Visiting Fish Creek in Wisconsin’s Door County

Eagle Bluff Lighthouse in Peninsula State Park in Fish Creek.

Eagle Bluff Lighthouse in
Peninsula State Park in Fish Creek. Photo © Jim Bauer, licensed Creative Commons Attribution, No Derivatives.

Map of Wisconsin's Door County

Door County

This graceful community offers visitors the anticipated coffee-table pictorials. It may be the soul of the county, but it’s also just another Door County village, with a population of 200. The most picturesque view in the county is along Highway 42 as it winds into the village from a casual bluff. The official village history describes the town’s situation succinctly—“with its back to a rock and its face to the sea.” A treasured stretch of road with a few hairpin turns, a roller-coaster drop, and suddenly you’re in a trim and tidy Victorian hamlet that could have come from a Currier and Ives print. Fish Creek boasts the most thoroughly maintained pre-20th-century architecture on the peninsula, with about 40 historic structures.

In 1844, trader Increase Claflin, the first nonnative permanent settler in Door County, left Sturgeon Bay after a few less-than-propitious incidents with the Potawatomi people and wound up here. About the same time, an Eastern cooper afflicted with terminal wanderlust, Asa Thorp, made his way to Door County, searching for his fortune. With his two brothers, Thorp constructed a loading pier and began a cordwood cutting business to supply the steamships plying the coast. Later, Fish Creek transformed itself into the hub of commercial fishing on the Door Peninsula. Fortuitously, growing tourism took up the slack when the steamship supply business petered out. By the late 1890s locals were already putting out “Tourist Home” signs. Within a decade, even the home of Asa Thorp had been transformed into the Thorp Hotel.

Sights and Activities in Fish Creek

Most visitors to Fish Creek simply stroll around to see the 19th-century architecture. The harbor area has remnants of the earliest cabins, and the remains of an 1855 cabin built by the founding Thorp brothers stands on the grounds of the modern Founders Square mélange of shops and restaurants in the village center; after a fire, they were rebuilt as closely as possible to the original designs. Another landmark structure is the notoriously haunted 1875 Greek Revival Noble House (Hwy. 42 and Main St., 920/868-2091, noon-5pm Fri.-Sat. mid-May-mid-June, noon-5pm Tues.-Sun. mid-June-Labor Day, $3). The Gibraltar Historical Association (920/868-2091) provides historic walking tours.

The country’s oldest summer theater, the Peninsula Players (in Peninsula State Park, Peninsula Players Rd., off Hwy. 42 north of Fish Creek, 920/868-3287) perform a Broadway plays and musicals in a gorgeous garden setting with bayside trails late June-mid-October, a tradition in its seventh decade. Reservations are advised. Relatively recent renovations to the theater include heated floors.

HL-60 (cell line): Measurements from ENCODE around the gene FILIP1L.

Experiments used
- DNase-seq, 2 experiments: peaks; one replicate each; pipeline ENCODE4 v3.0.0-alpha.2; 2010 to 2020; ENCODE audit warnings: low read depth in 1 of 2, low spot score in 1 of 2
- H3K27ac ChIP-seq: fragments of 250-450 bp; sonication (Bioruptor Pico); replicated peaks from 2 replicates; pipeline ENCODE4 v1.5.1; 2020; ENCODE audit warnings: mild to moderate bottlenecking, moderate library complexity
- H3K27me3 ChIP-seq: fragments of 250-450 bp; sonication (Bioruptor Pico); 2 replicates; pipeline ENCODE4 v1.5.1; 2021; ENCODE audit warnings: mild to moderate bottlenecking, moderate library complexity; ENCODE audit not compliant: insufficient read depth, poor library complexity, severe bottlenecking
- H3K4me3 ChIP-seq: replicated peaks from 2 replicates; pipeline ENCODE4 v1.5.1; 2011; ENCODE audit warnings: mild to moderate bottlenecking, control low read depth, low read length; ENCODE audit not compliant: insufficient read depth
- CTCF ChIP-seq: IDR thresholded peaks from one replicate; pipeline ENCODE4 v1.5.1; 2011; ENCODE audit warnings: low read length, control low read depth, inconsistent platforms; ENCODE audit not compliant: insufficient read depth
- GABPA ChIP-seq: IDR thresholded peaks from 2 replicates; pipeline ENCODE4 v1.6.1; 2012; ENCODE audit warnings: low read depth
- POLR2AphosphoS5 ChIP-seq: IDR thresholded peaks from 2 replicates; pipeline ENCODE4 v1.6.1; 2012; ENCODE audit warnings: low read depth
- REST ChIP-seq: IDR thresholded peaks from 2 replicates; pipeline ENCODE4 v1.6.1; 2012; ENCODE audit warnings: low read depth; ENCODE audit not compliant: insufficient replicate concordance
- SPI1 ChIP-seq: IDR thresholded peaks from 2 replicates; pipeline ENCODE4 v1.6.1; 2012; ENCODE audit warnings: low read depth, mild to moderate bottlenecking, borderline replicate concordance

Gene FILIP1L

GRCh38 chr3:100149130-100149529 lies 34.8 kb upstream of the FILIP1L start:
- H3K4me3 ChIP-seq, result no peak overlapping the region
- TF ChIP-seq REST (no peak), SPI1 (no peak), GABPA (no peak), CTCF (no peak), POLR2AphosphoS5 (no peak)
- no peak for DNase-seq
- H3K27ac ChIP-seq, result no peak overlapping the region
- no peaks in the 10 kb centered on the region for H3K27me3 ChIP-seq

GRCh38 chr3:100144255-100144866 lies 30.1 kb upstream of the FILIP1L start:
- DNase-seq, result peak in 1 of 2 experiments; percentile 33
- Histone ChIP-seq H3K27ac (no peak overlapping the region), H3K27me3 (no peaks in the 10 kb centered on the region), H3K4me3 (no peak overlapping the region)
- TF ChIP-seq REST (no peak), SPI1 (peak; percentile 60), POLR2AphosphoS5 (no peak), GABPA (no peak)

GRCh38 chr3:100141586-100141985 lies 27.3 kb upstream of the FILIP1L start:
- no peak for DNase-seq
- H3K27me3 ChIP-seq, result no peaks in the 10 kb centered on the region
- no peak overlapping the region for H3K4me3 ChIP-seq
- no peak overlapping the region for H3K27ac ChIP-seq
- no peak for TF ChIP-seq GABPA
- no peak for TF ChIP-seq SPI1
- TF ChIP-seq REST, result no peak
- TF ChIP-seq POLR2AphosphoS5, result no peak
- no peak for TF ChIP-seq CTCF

Less than half as old but with boatloads of attitude, the tongue-in-cheek American Folklore Theatre (920/839-2329) is an acclaimed theater-and-song troupe, as likely to perform their own rollicking originals (Cheeseheads: The Musical and Guys on Ice, a paean to ice fishing) or a ghost story series as they are the works of the Bard. Performances (May-mid-Oct.) are also held in Peninsula State Park and now include an autumn Town Hall Series, performed at venues around the county. Mixed with the zaniness is an admirable amount of history.

During August, professional musicians from across the country assemble in Fish Creek for the annual Peninsula Music Festival (920/854-4060), which offers Renaissance, Reformation, baroque, and chamber ensembles, along with an array of thematic material. Nationally known folk musicians and touring troupes appear at the Door County Auditorium (3926 Hwy. 42, 920/868-2787); theater and dance performances are also held regularly.

At the north end of town, the Skyway Drive In (3475 Hwy. 42, 920/854-9938) is a throwback movie experience—it’s charming to catch a flick under the stars with a wafting Green Bay breeze.

Perhaps the most accessible winery in Door County, and one that focuses on the county, Orchard Country (Hwy. 42 S, 866/946-3263, 9am-5:30pm Sun.-Thurs., 9am-6pm Fri.-Sat., $3 tours) is a fave. The winery has award-winning county fruit wines, pick-your-own fruits, sleigh rides, and more. The winery is a pickup point for the tours run by Sturgeon Bay’s Door County Trolley (920/868-1100).

Without chartering a boat or flying your own plane, the easiest way to take in, but not actually step onto, Chambers Island, across the Strawberry Channel, is via Fish Creek Scenic Boat Tours (Clark Park, 920/421-4442, $35), which offers a variety of tours. You can take a quieter tour of Fish Creek twice daily with sailboat rides by Friendly Charters (920/256-9042, from $40 pp), which also has several tour options.

The Fish Creek Information Center (4097 Hwy. 42, 920/868-2316 or 800/577-1880) is fully equipped to deal with your travel queries or last-minute needs.

Recreation Rentals

Boat and bicycle rentals are available in town at Nor Door Sport and Cyclery (4007 Hwy. 42, 920/868-2275) near the entrance to Peninsula State Park. It is the place to get a hybrid bike, a mountain bike, or a single-speed cruiser ($25 per day). Plenty of other equipment is also for rent. In winter, you can rent cross-country skis and even snowshoes and ice skates. At Edge of Park Bikes and Mopeds (Park Entrance Rd., 920/868-3344), moped rental includes a state park access sticker.

Excerpted from the First Edition of Moon Wisconsin’s Door County.

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